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Education Preserves Class Inequalities

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  • Dick McManus
    Education Preserves Class Inequalities Dec. 23, 2012:  “Everyone wants to think of education as an equalizer — the place where upward mobility gets
    Message 1 of 1 , Dec 29, 2012
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      Education Preserves Class Inequalities
      Dec. 23, 2012:  “Everyone wants to think of education as an equalizer — the place where upward mobility gets started,” said Greg J. Duncan, an economist at the University of California, Irvine. “But on virtually every measure we have, the gaps between high- and low-income kids are widening.  Thirty years ago, there was a 31 percentage point difference between the share of prosperous and poor Americans who earned bachelor’s degrees, according to Martha J. Bailey and Susan M. Dynarski of the University of Michigan. Now the gap is 45 points.
      While both groups improved their odds of finishing college, the affluent improved much more, widening their sizable lead.
      Neighborhoods have grown more segregated by class, leaving lower-income students increasingly concentrated in lower-quality schools. And even after accounting for financial aid, the costs of attending a public university have risen 60 percent in the past two decades. Many low-income students, feeling the need to help out at home, are deterred by the thought of years of lost wages and piles of debt.
      “It’s becoming increasingly unlikely that a low-income student, no matter how intrinsically bright, moves up the socioeconomic ladder,” said Sean Reardon, a sociologist at Stanford. “What we’re talking about is a threat to the American dream.”
      Professor Reardon, the Stanford sociologist, examined a dozen reading and math tests dating back 25 years and found that the gap in scores of high- and low-income students has grown by 40 percent, even as the difference between blacks and whites has narrowed.  By eighth grade, white students surpass blacks by an average of three grade levels, while upper-income students are four grades ahead of low-income counterparts.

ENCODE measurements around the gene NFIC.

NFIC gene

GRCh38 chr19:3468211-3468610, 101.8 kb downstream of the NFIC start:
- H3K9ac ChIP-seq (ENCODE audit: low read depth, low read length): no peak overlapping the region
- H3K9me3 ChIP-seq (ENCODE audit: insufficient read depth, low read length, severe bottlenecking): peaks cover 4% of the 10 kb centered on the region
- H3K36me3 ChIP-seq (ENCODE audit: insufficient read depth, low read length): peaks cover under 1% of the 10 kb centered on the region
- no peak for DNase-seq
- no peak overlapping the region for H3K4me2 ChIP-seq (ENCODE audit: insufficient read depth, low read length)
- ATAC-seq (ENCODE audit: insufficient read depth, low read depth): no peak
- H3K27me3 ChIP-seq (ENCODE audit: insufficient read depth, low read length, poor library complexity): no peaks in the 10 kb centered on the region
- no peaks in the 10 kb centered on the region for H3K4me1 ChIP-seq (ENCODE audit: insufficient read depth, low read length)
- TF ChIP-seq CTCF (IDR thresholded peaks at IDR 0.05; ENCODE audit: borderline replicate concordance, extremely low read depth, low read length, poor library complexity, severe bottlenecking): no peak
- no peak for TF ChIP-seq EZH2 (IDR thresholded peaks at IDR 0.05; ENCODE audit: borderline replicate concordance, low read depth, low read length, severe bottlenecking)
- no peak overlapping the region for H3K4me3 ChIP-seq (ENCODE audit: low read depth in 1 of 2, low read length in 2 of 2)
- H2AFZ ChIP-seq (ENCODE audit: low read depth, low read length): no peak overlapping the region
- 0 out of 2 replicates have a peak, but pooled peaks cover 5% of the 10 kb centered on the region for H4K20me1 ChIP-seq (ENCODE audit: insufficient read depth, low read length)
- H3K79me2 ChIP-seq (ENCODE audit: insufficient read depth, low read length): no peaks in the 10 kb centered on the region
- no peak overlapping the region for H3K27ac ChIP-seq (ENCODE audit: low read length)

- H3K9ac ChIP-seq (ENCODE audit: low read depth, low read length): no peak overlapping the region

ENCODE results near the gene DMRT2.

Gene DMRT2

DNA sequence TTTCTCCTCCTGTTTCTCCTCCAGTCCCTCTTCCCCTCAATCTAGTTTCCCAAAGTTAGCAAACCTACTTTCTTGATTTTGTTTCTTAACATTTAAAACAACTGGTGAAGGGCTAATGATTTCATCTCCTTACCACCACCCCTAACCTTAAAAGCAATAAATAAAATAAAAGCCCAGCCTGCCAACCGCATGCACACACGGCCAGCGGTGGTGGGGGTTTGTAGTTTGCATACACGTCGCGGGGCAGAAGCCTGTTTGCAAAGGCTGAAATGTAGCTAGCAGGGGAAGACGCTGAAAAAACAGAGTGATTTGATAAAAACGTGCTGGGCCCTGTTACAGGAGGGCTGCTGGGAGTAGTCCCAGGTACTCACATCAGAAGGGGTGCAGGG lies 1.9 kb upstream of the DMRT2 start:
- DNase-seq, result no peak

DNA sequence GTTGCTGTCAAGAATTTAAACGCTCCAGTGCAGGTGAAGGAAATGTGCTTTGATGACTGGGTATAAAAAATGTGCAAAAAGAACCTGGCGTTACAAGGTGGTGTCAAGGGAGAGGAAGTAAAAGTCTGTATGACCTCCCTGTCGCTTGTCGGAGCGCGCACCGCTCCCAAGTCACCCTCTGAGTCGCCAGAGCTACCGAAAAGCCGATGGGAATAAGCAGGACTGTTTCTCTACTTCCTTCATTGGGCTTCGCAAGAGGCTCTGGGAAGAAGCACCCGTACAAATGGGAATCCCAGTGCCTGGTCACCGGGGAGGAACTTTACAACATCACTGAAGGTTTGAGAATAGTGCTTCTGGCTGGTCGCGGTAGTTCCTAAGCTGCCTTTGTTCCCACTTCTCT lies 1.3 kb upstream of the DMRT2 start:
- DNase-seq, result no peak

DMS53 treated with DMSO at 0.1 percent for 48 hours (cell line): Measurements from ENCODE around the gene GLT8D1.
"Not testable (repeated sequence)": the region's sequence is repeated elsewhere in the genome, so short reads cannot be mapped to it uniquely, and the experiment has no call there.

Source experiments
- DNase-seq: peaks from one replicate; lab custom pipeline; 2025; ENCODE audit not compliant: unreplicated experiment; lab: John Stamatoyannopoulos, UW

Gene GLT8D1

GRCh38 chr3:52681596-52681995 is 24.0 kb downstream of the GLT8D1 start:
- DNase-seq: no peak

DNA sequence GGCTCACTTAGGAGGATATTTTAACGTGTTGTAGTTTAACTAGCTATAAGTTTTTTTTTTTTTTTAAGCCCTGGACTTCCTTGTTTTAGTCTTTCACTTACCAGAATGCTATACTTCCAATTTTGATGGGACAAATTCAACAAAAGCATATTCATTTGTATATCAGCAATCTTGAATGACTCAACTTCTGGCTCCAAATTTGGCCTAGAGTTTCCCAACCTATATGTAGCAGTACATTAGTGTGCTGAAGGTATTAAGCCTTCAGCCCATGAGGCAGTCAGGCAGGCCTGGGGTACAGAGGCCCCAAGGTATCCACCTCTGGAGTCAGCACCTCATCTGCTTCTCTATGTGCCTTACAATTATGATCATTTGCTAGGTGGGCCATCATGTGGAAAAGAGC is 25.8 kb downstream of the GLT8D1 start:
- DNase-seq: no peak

One explanation is simply that the rich have clearly gotten richer. A generation ago, families at the 90th percentile had five times the income of those at the 10th percentile. Now they have 10 times as much.
      Affluent families have tripled the amount by which they outspend low-income families on enrichment activities like sports, music lessons and summer camps, according to Professor Duncan and Prof. Richard Murnane of Harvard.
      Annette Lareau, a sociologist at the University of Pennsylvania, argues that the affluent also enjoy an advocacy edge: parents are quicker to intervene when their children need help, while low-income families often feel intimidated and defer to school officials.
      Some super rich Republicans:
      Jack Welch, the retired General Electric CEO He left GE with a retirement package worth over $400 million. 
      Jamie DimonJPMorgan  bank CEO in 2011 pulled in $23.1 million in 2011, up 11 percent over 2010. America’s highest-paid  He is against the Dodd-Frank Act, the legislation enacted in 2010 to rein in risky trading after the 2008 Wall Street meltdown. Wall Street’s intense opposition to Dodd-Frank, with Dimon a key ringleader, has so far kept the bulk of the legislation unenforced.
      Wilbur Ross:  His latest estimated personal net worth: $2.3 billion.  He retired with  , bonus, and assorted other benefits one analysis values at $224.7 million.  He’ll be consulting for IBM. His rate: $20,000 for any day he puts in four hours. In 2013, observes the Wall Street Journal, Palmisano “could pocket $400,000” for a mere “20 half-days of work.”
      Google”s CEO Larry Page:       In 2011, Bloomberg reports, Google “avoided about $2 billion” worldwide via just one Bermuda tax dodge alone.  Forbes estimates his total personal fortune at $18.7 billion.
      Billionaire Steven Cohen pays federal income tax on much of his ample annual earnings — $600 million last year alone — at just a 15 percent rate, not the 35 percent rate that faces ordinary income over $388,000.  
      Brian Driscoll:
      CEO at fast-food colossus McDonald’s, Jim Skinner took home $8.75 million last year.  McDonald’s helped bankroll industry lobbying campaigns against attempts to raise state and federal minimum hourly pay rates.  Retired with a package worth an estimated $82.3 million.
      Forbes puts Sheldon Adelson owner of the Las Vegas Sands, the world’s largest casino company, his net worth at $20.5 billion. What can you do with over $20 billion? For starters, you can spend $150 million on the  2012 election .  Last month Adelson had Sands declare a special dividend. He’ll personally collect $1.2 billion from this distribution — and pay only a 15 percent federal income tax on it. On January 1, with the likely expiration of the Bush-era tax cuts, the dividend tax rate will jump from that 15 to 35 percent. The Sands dividend quickie will save Adelson nearly a quarter-billion in taxes.   Adelson has a hostility to unions. His flagship casino, the Venetian, currently operates as the only nonunion major casino in Las Vegas.
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